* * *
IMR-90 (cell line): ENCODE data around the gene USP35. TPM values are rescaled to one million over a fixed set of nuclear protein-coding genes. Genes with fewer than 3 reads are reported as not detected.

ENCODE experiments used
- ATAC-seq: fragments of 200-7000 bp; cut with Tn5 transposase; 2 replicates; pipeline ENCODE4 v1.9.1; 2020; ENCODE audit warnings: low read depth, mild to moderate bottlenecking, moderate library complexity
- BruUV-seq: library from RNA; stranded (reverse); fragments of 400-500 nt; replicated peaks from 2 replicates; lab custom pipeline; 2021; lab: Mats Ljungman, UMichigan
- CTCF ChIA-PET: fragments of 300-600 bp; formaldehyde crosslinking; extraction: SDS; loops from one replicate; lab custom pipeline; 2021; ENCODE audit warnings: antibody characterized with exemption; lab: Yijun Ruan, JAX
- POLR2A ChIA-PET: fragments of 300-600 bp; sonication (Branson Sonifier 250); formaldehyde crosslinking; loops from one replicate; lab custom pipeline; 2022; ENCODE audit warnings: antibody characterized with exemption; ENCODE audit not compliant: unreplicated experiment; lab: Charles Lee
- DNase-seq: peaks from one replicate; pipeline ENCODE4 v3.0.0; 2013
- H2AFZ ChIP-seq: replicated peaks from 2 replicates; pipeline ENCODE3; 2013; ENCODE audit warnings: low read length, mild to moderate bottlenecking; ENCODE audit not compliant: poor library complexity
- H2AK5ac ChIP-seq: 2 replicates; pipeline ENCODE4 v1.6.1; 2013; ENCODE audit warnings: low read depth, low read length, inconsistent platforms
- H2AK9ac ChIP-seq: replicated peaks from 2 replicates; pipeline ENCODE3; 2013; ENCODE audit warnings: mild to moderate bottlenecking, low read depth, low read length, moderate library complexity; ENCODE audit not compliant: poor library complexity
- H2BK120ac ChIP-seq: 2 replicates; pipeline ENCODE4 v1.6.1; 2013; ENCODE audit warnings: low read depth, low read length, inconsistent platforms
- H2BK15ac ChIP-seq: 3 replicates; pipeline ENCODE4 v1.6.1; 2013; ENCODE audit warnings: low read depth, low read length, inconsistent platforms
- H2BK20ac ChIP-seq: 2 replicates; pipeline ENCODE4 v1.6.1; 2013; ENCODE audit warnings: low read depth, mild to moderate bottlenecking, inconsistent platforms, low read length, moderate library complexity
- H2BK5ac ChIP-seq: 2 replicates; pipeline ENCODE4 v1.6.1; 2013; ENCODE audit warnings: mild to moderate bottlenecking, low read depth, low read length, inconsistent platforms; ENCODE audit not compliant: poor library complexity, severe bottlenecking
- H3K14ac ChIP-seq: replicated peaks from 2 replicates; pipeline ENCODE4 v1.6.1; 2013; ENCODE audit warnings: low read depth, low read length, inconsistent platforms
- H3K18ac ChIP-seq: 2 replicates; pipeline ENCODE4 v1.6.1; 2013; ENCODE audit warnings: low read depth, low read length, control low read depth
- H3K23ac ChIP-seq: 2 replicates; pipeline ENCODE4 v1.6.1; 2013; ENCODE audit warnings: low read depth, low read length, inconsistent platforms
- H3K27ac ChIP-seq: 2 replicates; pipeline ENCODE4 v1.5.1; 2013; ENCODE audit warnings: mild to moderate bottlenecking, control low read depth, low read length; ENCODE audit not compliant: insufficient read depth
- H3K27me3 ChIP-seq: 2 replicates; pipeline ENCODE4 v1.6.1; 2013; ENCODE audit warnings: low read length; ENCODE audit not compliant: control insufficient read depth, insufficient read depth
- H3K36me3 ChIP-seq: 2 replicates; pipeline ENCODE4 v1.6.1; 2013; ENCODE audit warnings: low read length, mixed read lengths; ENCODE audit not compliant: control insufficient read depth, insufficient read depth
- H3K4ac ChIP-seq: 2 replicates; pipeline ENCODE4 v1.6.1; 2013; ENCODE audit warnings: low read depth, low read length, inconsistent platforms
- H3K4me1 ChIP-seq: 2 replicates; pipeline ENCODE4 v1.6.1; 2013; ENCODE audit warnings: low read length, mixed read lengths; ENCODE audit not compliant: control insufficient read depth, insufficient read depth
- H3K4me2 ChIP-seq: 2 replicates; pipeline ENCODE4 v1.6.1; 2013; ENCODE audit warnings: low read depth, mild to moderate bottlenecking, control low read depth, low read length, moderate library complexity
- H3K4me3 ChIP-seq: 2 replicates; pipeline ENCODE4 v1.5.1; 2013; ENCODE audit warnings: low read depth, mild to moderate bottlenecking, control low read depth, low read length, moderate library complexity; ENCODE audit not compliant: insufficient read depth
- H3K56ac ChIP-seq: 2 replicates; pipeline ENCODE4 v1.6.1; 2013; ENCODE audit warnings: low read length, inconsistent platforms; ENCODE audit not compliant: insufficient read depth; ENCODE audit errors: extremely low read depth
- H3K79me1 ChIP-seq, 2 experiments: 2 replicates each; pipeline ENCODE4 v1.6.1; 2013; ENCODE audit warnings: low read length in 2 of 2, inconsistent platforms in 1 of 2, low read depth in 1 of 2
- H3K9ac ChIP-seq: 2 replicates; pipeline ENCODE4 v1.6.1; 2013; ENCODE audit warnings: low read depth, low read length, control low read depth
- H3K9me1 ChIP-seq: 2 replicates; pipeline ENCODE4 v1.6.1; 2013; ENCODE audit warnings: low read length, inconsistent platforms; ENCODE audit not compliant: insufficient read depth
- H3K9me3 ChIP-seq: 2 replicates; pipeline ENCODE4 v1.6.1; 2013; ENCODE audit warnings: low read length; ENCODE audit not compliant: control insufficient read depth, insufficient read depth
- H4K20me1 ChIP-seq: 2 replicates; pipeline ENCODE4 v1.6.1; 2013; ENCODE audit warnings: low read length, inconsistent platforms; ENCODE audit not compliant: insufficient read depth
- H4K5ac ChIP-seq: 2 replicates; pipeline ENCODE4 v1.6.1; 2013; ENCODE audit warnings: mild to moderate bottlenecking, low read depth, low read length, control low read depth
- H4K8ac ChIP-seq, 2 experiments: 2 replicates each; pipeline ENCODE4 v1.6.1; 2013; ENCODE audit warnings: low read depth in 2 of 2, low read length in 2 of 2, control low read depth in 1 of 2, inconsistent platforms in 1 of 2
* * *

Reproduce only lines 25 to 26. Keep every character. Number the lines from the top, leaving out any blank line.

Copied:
- H3K56ac ChIP-seq: 2 replicates; pipeline ENCODE4 v1.6.1; 2013; ENCODE audit warnings: low read length, inconsistent platforms; ENCODE audit not compliant: insufficient read depth; ENCODE audit errors: extremely low read depth
- H3K79me1 ChIP-seq, 2 experiments: 2 replicates each; pipeline ENCODE4 v1.6.1; 2013; ENCODE audit warnings: low read length in 2 of 2, inconsistent platforms in 1 of 2, low read depth in 1 of 2